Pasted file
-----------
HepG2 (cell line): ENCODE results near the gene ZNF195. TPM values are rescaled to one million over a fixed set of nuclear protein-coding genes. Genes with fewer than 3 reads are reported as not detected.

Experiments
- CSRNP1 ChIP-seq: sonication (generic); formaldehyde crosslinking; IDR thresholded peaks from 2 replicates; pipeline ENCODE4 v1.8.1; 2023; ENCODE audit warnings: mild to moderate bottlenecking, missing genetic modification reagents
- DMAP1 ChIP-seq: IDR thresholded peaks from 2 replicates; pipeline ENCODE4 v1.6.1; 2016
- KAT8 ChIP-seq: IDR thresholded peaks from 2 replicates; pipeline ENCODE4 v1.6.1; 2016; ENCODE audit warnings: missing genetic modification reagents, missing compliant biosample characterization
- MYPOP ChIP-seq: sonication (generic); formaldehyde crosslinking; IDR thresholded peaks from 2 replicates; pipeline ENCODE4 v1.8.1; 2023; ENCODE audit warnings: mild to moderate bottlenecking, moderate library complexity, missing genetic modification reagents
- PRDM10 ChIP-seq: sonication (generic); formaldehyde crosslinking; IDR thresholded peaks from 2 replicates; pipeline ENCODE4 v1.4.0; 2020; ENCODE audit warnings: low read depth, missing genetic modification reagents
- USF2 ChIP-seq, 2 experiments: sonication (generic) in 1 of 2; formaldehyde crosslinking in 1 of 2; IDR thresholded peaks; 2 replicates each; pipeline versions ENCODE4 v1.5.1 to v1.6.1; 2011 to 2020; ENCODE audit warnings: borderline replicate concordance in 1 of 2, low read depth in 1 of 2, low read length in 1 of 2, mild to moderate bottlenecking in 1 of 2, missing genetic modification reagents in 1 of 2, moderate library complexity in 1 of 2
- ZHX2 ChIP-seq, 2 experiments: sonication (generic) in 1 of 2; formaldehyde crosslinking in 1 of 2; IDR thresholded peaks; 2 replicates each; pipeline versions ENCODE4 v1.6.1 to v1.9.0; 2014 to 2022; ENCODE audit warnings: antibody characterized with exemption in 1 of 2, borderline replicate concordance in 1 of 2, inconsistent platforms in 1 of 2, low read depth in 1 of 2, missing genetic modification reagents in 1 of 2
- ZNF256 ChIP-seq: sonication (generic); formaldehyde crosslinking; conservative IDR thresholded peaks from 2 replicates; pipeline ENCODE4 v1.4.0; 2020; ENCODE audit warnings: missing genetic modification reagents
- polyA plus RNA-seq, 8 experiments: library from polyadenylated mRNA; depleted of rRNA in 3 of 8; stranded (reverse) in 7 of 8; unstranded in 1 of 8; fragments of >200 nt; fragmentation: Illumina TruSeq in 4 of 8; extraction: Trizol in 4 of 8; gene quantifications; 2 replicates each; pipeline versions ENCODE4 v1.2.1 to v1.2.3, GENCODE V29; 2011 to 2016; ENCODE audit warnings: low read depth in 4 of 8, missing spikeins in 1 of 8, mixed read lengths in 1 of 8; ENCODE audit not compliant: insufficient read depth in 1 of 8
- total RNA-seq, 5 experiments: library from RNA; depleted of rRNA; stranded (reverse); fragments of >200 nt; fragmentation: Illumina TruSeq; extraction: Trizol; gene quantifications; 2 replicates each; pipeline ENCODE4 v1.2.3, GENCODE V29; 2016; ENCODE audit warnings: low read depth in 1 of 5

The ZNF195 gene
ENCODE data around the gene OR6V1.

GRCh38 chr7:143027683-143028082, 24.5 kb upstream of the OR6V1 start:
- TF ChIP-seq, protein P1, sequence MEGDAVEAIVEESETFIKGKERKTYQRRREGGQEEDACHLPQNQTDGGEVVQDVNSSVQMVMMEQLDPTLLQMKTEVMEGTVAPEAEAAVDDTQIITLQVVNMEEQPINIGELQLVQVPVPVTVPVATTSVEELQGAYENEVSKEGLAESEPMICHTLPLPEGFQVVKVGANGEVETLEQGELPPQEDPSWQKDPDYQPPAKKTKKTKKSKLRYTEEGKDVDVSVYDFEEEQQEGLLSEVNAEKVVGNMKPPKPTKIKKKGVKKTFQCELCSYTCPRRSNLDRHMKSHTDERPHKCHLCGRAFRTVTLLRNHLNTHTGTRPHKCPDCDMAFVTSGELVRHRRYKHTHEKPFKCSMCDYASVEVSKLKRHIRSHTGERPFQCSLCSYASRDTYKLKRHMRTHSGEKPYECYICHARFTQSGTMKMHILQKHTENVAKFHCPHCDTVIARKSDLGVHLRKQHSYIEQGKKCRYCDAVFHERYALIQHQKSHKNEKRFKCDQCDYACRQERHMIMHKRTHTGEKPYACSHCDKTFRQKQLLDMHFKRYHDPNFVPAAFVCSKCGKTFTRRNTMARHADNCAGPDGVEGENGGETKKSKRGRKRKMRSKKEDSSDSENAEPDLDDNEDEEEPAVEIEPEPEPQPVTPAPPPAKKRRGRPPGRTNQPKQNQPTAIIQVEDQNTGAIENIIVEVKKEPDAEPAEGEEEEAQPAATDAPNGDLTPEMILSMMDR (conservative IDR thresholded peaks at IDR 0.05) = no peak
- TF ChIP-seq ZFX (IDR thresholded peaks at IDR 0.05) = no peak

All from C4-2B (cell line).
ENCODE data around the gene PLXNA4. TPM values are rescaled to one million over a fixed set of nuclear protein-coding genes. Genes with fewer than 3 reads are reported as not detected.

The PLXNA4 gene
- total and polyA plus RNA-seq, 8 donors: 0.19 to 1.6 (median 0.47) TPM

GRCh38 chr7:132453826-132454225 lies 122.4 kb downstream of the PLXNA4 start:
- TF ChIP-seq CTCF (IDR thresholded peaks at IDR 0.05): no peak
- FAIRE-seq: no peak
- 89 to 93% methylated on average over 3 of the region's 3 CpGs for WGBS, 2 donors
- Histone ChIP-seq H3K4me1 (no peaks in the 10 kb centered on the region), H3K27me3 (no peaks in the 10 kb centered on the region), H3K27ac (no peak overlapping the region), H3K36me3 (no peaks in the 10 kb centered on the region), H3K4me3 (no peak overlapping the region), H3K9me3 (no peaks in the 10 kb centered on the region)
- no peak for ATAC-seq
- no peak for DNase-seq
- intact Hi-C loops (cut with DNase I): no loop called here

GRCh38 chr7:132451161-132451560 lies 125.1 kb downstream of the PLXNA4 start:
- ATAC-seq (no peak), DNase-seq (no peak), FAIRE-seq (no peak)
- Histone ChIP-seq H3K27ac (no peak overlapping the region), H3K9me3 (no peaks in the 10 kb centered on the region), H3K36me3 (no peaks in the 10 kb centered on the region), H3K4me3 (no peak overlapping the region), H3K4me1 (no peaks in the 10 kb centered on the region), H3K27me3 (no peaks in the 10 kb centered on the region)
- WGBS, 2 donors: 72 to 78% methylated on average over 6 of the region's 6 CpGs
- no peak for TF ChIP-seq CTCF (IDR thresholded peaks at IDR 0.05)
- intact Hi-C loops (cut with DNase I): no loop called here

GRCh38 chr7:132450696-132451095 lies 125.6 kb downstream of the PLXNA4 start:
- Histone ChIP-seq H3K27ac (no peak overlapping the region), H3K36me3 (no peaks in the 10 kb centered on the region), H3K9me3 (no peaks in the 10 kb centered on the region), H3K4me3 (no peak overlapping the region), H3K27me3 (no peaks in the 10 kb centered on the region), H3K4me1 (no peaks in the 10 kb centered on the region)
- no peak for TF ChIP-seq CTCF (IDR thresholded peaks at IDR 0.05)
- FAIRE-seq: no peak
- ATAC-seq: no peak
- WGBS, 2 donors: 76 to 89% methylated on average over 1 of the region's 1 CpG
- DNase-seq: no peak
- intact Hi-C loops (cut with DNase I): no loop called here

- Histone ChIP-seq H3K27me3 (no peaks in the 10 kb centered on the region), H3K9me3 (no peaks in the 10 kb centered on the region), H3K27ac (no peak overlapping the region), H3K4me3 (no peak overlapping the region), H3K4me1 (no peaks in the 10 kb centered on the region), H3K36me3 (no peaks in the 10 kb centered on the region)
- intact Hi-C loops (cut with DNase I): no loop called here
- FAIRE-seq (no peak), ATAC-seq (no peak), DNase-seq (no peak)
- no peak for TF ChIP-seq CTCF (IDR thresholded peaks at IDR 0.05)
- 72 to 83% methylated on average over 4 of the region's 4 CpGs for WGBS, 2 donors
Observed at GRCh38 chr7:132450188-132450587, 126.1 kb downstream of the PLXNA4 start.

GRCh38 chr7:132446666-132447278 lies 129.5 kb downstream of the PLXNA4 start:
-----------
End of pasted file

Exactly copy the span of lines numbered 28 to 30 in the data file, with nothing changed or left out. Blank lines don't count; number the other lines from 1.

- no peak for DNase-seq
- intact Hi-C loops (cut with DNase I): no loop called here

GRCh38 chr7:132451161-132451560 lies 125.1 kb downstream of the PLXNA4 start: